|Jun-28-11|| ||scormus: Appropriate pun, a coumputer-like logic in the Fischer's endgame play. As cold and unbendable as steel|
After the Qs went off, nearly 50 moves of misery for B. He was probably glad to resign, I would have been.
|Jun-28-11|| ||fab4: <thejack>
And a most welcome two cents too !
There's a fantastic rook endgame re Smyslov and the young Fischer.. from 59' candidates i think , but don't quote me on that. Anyway, it's worth checking out !
|Apr-11-12|| ||Garech: I think this is my favourite endgame of all time; absolutely clinical by Fischer and a pleasure to watch.|
|Apr-27-12|| ||LIFE Master AJ: http://www.angelfire.com/games4/lif...|
|Sep-20-12|| ||Soinne: Look at the "Be8" moves at move 46, 49 and 61. What an immense progress has been made. Fischer, you were above human...|
|Sep-22-12|| ||Tigranny: Probably my favorite Fischer game other than his Game 6 win against Spassky.|
|Sep-22-12|| ||SChesshevsky: This was an excellent game by Fischer.
I would have thought that Taimanov would've been ready for g3 & Bf4 attacking the Qc7 given Fischer vs Tal, 1961
Also Fischer's endgame skill was probably a lot better than believed. While most likely not better than Karpov technically Fischer was maybe the best at seeing a small advantage and exploiting it for the win. This game and Fischer vs Tal, 1962 are good examples I think.
|Mar-16-14|| ||hoodrobin: As usual, awful bishop and ending experience.|
|Jul-17-14|| ||eternaloptimist: GAME OVER 1-0
You scored a total of 139 points
(par is 127 points)
I'm happy w/ how I did!
|Jul-18-14|| ||solskytz: 152 points, for what it's worth...|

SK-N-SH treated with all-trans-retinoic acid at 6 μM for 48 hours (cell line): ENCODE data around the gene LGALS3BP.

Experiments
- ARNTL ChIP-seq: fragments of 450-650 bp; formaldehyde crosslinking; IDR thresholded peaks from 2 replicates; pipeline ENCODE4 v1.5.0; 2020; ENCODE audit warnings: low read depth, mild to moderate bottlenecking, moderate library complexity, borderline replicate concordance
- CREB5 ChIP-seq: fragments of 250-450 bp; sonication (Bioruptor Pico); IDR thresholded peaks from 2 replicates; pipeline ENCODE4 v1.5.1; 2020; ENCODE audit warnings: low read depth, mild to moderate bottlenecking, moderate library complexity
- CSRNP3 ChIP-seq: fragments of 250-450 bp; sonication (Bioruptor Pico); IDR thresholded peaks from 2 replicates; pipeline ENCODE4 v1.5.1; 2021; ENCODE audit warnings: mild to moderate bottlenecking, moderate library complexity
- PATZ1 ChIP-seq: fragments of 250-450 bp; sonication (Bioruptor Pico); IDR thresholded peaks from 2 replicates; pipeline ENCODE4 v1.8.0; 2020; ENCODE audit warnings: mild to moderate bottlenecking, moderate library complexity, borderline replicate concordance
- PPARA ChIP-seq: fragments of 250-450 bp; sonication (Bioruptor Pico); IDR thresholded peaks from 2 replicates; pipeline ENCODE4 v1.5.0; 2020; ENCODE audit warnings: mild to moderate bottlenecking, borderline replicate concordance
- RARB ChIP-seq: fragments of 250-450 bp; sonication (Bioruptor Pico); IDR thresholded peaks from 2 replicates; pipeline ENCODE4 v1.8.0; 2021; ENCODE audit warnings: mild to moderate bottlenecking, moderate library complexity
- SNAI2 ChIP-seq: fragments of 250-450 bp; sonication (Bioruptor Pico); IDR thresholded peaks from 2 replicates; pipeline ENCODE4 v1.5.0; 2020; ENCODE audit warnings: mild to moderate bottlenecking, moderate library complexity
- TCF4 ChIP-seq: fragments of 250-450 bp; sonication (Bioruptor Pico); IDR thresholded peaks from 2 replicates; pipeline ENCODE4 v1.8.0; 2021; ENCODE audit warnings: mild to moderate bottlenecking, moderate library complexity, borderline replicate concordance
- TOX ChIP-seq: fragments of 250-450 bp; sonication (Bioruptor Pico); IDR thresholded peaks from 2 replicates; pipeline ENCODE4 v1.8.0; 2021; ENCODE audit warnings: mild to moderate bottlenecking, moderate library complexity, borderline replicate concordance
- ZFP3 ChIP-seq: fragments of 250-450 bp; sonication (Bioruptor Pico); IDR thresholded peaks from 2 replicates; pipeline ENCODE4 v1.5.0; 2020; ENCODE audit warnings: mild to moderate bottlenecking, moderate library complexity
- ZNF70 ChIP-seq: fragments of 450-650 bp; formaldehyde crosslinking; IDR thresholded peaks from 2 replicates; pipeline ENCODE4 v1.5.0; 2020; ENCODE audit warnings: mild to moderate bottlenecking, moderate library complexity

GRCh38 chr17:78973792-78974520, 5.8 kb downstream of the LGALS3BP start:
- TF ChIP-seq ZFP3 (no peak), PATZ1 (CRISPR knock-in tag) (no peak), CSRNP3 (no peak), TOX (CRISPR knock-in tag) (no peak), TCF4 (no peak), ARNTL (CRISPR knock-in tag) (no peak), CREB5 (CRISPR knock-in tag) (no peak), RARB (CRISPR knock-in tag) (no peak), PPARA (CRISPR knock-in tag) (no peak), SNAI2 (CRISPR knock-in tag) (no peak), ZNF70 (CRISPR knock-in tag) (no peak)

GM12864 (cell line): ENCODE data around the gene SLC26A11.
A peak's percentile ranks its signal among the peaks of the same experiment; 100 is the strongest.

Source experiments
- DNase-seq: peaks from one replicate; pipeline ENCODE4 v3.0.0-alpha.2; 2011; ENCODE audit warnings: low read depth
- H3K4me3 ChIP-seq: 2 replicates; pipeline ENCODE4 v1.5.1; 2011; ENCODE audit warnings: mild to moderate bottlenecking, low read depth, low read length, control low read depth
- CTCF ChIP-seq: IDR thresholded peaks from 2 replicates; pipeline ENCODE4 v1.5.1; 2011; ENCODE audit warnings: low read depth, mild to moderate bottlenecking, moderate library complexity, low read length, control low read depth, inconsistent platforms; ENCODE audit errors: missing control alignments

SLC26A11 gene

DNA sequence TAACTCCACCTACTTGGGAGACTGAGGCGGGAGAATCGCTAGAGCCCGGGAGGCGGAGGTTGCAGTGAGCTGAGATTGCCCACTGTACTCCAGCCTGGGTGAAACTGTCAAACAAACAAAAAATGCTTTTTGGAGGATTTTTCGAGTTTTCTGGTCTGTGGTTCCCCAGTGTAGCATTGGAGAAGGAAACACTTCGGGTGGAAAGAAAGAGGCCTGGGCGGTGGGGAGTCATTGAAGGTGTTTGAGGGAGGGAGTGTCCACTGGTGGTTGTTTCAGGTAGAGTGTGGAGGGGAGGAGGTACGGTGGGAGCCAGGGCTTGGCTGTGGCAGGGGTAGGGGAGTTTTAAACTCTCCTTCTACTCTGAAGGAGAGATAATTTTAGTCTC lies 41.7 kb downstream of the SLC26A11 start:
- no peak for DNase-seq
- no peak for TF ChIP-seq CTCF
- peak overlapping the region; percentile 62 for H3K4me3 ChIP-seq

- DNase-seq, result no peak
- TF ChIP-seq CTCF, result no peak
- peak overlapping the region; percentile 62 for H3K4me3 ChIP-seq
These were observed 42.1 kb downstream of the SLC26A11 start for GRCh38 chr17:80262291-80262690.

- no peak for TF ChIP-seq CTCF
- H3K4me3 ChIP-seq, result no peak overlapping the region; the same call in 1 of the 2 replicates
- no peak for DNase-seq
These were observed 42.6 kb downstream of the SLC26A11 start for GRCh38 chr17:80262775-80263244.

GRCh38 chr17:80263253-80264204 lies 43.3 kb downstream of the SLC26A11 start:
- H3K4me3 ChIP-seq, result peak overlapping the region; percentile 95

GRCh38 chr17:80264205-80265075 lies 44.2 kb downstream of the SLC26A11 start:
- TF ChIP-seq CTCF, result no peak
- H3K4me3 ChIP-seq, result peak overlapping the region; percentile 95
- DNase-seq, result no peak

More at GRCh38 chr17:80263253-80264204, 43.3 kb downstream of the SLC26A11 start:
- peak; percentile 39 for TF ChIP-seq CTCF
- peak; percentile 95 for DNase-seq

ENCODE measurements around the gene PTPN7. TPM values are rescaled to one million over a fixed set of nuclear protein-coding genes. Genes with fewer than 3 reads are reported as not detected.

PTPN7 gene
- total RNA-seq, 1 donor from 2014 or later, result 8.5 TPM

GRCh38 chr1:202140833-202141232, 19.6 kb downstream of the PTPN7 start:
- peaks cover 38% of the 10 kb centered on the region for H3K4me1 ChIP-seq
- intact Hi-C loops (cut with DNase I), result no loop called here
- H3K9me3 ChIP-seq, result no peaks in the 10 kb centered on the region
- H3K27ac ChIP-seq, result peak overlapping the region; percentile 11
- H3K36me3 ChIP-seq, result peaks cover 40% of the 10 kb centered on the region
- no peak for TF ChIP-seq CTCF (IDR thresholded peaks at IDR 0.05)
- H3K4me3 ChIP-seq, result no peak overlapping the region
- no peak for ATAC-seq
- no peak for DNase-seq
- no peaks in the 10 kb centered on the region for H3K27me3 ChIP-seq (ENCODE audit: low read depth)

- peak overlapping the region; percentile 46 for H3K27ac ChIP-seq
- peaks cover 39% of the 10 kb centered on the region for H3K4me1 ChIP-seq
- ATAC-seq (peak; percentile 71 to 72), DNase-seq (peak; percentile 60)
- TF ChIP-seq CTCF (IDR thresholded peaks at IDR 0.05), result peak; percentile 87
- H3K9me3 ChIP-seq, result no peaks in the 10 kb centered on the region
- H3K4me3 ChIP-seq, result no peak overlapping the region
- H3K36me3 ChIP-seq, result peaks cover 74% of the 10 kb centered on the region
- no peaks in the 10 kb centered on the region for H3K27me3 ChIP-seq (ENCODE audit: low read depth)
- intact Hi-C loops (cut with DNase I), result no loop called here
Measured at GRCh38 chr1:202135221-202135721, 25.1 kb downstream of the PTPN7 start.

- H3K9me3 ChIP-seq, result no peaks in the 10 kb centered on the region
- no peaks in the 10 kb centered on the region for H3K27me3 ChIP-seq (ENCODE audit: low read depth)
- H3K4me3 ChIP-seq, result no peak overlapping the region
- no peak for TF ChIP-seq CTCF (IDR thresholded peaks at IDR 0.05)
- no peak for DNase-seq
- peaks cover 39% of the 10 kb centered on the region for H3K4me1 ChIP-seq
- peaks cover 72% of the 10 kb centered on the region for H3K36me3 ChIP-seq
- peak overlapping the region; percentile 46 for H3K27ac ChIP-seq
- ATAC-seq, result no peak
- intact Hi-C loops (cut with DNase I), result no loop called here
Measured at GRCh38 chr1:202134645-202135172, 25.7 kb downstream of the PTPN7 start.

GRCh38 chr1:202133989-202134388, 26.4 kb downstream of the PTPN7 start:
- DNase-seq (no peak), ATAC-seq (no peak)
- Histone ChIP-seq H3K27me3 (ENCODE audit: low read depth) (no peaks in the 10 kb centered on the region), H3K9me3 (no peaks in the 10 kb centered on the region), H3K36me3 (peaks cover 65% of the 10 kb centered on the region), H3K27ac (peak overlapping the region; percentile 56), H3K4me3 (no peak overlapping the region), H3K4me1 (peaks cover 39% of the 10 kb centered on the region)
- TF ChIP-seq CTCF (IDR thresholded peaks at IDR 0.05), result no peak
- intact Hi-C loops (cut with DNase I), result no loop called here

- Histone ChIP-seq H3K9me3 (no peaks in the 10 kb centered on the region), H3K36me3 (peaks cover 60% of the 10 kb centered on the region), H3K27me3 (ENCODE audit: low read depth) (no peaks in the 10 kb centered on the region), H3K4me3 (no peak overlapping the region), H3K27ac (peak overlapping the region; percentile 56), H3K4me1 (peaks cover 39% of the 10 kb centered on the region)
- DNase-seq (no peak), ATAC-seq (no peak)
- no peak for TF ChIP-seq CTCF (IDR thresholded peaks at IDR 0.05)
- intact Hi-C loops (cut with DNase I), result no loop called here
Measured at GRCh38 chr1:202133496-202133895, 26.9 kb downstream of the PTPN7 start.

|Jul-19-14|| ||e4 resigns: I scored 126. So close!|
|Jul-19-14|| ||Marmot PFL: Got 144 I think (score got removed). Lost several points late by not finding the best finishing moves, a problem I have in online games as well recently.|
|Jul-21-14|| ||Ke2: great instructive endgame|
|Jul-21-14|| ||Ke2: also the sac takes a while for the engine to appreciate|
|Aug-13-14|| ||Jacob Arnold: 149 :o)|
|Aug-18-14|| ||BishopofBlunder: 131, which is only slightly above par, but can't be too disappointed because my endgame stinks.|
I missed the bishop sac, which was brilliant.
|Aug-18-14|| ||Eduardo Leon: 187, but I had analyzed this endgame previously from Polugaevsky's excellent book The Sicilian Labyrinth (2nd volume), so I already knew the main ideas.|
|Aug-18-14|| ||SamAtoms1980: They kept giving me full credit for moves that RJF didn't actually play. When it was over, I had 152 points.|
During the game it seemed like Taimanov was just sitting there as Fischer rolled up the board and ran him into oblivion. And yes, I saw 62.Bxg6, the winning balance that would ensue. On the other hand, I bit on 21.Qxd5+ <*cough*>.
|Aug-18-14|| ||Howard: Marin's excellent book Learn From the Legends analyzes this endgame quite thoroughly.|
Would it be accurate to say that once the rooks were exchanged off at the 44th move, that the game was a forced win for White ? Or could Uncle Fritz find a way for Black to hold the draw ?